Literary and Aesthetic Posthumanism

Critical Writing
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Abstract (in English): 

Grace Dillon, an Anishinaabe scholar of science fiction, writes that “Native slipstream,” a subgenre of speculative fiction, “views time as pasts, presents, and futures that flow together like a navigable stream.” The immense possibilities inherent to this genre, she continues, allow “authors to recover the Native space of the past, to bring it to the attention of contemporary readers, and to build better futures.” 

Biidaaban (Dawn Comes) (2018), a short stop-motion film by Vancouver-based Michif filmmaker Amanda Strong, illustrates the political possibilities of Indigenous slipstream, and Indigenous science fiction more broadly, to envision liberatory futures in the face of forces that naturalize the current destructive, capitalist, and colonial order.

This paper takes as its starting point a problem posed by cultural theorist Mark Fisher, who suggested that capitalism has become so naturalized that it is nearly impossible to imagine an alternative future. Concurrently, I consider the arguments made by Dené political theorist Glen Sean Coulthard that dispossession of land is the foundation of capitalism and colonialism and that the politics of recognition reinforce settler colonial structures of domination.

With these premises, I read a number of writers on Indigenous science fiction and Indigenous political resistance alongside Biidaaban in order to demonstrate how the film’s marriage of anti-colonialism and refusal of settler recognition provide an answer to Fisher’s dilemma. The concepts of biskaabiiyang (Anishinaabemowin, “returning to ourselves”), intergenerational time, grounded normativity, and resurgence are all antidotes to capitalist realism. 

These related terms refer to political strategies that counter colonial power through land-based practices, experiential knowledge, and a rejection of the politics of recognition. Biidaaban and Indigenous slipstream denaturalize capitalism by placing equal emphasis on the past and the future as on the present, the primary domain of capitalism. Similarly, since the control of land, human bodies, and non-human animals are paramount for colonialism and capitalism, this form and representation of resistance counters the very foundation of domination.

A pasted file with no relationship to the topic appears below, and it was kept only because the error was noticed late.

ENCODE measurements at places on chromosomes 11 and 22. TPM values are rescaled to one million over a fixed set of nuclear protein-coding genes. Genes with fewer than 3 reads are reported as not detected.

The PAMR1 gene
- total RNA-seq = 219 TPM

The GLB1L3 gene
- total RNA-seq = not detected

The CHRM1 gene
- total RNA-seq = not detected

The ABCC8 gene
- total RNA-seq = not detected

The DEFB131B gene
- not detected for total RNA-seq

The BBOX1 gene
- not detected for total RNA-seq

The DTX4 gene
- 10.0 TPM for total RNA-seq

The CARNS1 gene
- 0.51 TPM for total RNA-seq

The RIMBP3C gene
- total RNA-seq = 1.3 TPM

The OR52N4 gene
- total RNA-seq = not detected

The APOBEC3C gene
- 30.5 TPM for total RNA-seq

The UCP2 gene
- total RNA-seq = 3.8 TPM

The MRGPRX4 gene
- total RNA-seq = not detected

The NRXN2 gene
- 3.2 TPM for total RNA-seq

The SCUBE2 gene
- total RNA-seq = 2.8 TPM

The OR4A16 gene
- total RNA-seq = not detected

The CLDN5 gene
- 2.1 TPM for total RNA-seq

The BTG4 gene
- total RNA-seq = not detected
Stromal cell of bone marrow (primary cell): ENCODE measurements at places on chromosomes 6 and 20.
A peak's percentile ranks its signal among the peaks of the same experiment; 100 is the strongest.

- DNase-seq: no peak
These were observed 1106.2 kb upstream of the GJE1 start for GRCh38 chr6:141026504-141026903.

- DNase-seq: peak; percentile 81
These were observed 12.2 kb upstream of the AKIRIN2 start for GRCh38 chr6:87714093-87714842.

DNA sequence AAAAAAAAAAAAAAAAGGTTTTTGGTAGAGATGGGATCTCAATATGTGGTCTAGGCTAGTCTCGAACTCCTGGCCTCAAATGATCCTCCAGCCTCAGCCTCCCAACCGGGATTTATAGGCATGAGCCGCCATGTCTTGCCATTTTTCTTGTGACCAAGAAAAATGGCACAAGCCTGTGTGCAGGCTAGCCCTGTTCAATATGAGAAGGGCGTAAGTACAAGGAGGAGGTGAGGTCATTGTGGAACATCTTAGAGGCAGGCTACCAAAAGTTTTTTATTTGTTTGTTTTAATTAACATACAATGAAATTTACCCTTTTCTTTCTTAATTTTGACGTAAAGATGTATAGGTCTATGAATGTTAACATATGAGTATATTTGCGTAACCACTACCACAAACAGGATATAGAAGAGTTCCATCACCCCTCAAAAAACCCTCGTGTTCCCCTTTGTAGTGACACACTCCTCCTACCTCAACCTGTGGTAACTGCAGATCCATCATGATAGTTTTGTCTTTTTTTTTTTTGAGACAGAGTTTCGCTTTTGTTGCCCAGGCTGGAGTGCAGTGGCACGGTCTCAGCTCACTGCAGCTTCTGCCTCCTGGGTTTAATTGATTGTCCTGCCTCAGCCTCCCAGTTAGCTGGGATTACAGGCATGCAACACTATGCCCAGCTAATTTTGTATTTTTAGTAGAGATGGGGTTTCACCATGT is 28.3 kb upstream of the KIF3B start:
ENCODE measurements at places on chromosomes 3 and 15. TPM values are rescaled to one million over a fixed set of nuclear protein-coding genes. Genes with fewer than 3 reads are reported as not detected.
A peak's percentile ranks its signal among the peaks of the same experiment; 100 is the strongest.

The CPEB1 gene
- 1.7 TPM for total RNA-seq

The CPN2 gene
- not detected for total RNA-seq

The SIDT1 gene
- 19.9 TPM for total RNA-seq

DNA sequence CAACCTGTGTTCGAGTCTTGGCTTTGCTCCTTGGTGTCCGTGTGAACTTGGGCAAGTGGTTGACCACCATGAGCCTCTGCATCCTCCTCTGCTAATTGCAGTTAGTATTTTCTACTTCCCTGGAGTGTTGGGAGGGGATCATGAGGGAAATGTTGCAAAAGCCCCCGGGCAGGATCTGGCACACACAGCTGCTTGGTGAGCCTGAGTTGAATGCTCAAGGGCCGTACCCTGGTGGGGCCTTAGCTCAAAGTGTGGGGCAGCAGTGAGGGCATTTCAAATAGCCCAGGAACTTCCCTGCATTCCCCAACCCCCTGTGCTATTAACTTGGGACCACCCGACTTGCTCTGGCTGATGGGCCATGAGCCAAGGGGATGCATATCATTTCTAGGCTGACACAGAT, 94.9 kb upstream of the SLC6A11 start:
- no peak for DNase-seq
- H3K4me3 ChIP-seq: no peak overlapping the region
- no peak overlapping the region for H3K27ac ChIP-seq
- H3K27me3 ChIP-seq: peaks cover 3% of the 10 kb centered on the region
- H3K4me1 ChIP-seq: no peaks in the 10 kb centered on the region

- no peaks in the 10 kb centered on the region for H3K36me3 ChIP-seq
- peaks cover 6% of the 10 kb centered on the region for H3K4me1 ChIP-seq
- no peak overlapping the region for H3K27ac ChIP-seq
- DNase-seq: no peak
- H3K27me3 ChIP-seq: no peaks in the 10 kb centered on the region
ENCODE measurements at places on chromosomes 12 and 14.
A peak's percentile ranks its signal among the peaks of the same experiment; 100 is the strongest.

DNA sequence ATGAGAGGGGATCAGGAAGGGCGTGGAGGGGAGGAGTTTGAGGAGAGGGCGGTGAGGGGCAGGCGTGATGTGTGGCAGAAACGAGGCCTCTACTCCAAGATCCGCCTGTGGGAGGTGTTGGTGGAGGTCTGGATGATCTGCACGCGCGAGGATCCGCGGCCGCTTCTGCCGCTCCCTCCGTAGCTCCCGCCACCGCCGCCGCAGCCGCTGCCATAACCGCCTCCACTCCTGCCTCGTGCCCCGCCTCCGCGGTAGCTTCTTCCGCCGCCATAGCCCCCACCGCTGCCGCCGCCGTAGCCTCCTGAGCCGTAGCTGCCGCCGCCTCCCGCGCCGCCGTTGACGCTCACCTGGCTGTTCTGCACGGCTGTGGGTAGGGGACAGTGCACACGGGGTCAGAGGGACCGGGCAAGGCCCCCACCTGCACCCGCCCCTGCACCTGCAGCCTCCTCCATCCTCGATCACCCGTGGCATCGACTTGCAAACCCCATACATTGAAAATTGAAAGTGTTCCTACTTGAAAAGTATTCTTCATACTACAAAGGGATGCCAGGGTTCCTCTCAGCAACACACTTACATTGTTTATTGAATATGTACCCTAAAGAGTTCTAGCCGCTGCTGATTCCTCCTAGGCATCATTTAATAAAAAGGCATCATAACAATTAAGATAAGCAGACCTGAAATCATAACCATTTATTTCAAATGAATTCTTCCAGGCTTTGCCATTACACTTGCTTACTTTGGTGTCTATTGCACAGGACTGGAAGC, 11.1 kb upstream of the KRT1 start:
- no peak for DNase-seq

This paper serves as the foundation of a larger research project that investigates how the spatial and temporal practices in Strong’s film represent the aforementioned concepts of Indigenous resistance towards colonialism and Enlightenment epistemologies. Strong’s hybrid documentary/fiction films blend traditional stories, time travel, oral history, and contemporary life, drawing on both fine art and film practices.

For this reasons, this research draws on the history of art (particularly contemporary Indigenous art, performance art, feminist art, and ecological practices) and film studies (emphasizing Canadian animation) to offer a nuanced reading of Strong’s work. Methodologically, this project is guided by Indigenous feminist thought, posthumanist theory, and ecocriticism to understand the complex web of relationships between the human and non-human worlds that are integral to Biidaaban and Strong’s other work.

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Record posted by: 
Cecilie Klingenberg